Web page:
...Newspapers on both the political right and left are running gushing tributes. British cities great and small are being festooned with Union Jacks for more than 10,000 street parties (about double the number held for last year’s royal wedding). Merchandisers are minting everything from diamond jubilee retro lingerie to vintage champagne. Andrew Lloyd Webber penned a song. Two national holidays have been declared.Read the rest here.
It is all in honor of a woman who at birth was a long shot for the throne. The daughter of George VI, who became king only after the abdication of his brother to marry a divorced American socialite, the queen was coronated on June 2, 1953. The powers of the monarchy long ago reined in, she would watch from the gilded sidelines as the sun well and truly set on the greatest empire of its day, with the 1997 return of Hong Kong completing the passage of Britain’s glory days.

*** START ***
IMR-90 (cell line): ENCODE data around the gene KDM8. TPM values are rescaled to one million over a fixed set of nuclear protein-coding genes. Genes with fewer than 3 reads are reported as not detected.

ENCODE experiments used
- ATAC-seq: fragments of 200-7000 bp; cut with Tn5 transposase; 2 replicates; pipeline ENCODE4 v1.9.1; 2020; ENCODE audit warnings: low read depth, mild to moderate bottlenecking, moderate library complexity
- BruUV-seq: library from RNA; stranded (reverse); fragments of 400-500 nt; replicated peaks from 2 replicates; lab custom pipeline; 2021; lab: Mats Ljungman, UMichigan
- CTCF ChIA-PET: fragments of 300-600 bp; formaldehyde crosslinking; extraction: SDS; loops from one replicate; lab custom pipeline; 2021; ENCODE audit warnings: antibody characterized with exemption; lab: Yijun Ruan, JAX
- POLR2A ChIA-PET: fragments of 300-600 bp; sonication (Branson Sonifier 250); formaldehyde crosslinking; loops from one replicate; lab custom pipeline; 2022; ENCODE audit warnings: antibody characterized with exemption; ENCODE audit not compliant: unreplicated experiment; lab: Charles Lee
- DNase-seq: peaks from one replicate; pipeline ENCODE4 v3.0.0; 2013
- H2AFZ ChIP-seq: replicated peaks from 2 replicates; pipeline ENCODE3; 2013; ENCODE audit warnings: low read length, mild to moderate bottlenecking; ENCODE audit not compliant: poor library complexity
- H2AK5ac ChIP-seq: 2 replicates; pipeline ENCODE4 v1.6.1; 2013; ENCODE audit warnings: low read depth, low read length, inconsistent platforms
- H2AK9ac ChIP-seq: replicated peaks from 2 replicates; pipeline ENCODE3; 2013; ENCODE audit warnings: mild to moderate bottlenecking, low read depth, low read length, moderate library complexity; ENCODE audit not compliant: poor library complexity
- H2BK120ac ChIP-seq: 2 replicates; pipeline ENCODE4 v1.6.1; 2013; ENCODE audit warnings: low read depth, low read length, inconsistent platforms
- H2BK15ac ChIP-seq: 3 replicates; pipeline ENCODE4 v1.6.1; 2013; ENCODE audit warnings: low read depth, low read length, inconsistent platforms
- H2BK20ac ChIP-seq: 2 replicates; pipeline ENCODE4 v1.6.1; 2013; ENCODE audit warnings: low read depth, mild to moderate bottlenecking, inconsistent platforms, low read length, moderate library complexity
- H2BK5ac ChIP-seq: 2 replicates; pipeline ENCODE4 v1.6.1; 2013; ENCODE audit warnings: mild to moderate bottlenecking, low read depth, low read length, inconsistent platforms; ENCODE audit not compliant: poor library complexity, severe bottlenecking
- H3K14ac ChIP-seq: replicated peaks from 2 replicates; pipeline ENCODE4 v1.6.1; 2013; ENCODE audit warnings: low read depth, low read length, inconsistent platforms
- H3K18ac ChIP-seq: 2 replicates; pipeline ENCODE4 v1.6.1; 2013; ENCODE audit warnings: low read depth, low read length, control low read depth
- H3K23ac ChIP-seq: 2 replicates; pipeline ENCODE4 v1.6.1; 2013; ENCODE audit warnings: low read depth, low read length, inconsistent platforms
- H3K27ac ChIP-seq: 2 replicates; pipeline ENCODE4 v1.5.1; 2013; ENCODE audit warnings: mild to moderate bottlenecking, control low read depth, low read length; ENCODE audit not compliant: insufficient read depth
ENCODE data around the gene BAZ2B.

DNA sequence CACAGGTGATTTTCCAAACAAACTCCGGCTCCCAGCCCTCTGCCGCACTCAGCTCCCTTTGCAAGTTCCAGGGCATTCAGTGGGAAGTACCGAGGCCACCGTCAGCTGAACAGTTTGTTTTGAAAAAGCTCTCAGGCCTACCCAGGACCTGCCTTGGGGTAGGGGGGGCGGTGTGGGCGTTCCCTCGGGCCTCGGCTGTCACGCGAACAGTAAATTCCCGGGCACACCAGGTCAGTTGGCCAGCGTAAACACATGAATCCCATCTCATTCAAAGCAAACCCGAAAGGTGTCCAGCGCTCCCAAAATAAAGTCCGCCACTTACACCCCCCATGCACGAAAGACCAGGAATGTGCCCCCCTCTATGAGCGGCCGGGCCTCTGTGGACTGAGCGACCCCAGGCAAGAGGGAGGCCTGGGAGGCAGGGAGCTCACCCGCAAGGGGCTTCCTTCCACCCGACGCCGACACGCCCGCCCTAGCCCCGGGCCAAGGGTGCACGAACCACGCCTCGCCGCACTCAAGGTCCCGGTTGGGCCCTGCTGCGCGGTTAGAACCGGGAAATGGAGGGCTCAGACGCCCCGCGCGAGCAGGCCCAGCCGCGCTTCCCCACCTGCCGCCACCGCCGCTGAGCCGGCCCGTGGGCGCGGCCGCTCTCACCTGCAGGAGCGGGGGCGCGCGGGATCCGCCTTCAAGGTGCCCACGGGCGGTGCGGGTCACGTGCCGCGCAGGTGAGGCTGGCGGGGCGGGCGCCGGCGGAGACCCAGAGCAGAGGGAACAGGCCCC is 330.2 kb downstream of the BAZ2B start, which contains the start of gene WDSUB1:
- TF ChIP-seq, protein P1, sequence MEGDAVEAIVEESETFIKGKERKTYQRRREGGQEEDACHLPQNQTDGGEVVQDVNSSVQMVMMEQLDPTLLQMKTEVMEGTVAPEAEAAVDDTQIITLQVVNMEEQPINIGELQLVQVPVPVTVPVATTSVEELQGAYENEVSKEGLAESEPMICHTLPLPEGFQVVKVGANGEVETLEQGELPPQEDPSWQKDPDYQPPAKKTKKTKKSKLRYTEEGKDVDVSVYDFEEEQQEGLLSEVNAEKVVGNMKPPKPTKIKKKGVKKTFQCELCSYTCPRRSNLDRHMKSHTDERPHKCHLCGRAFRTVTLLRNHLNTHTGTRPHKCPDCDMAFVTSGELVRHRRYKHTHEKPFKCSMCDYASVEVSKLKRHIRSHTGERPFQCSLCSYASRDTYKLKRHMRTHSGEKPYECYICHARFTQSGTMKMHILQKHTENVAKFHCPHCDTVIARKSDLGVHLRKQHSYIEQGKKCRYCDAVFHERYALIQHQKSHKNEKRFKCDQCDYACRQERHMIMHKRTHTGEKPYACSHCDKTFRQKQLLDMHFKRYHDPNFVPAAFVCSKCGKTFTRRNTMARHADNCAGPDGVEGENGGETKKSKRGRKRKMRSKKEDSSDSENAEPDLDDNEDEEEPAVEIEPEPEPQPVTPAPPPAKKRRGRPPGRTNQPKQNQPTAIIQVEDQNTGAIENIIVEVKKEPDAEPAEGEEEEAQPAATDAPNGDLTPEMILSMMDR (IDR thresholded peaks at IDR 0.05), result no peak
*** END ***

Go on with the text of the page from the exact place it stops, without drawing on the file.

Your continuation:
Yet, through it all, and with her husband and consort, Prince Philip, by her side, she would nevertheless stand as a regal symbol of state from the first icicles of the Cold War to the first moon landing, from the birth of the Beatles to the death of Amy Winehouse, from the once constant threat of Irish republican terrorism to the bombing of the London subway by homegrown Islamic extremists.
“We look across the pond and we see America tearing itself apart over politics and over here, we’re thinking, there’s a lot to be said for a constitutional monarchy,” royal biographer Robert Lacey said. “We are recognizing the queen more and more as the independent national figure that unites all of us, and the one constant in our lives for the past 60 years.”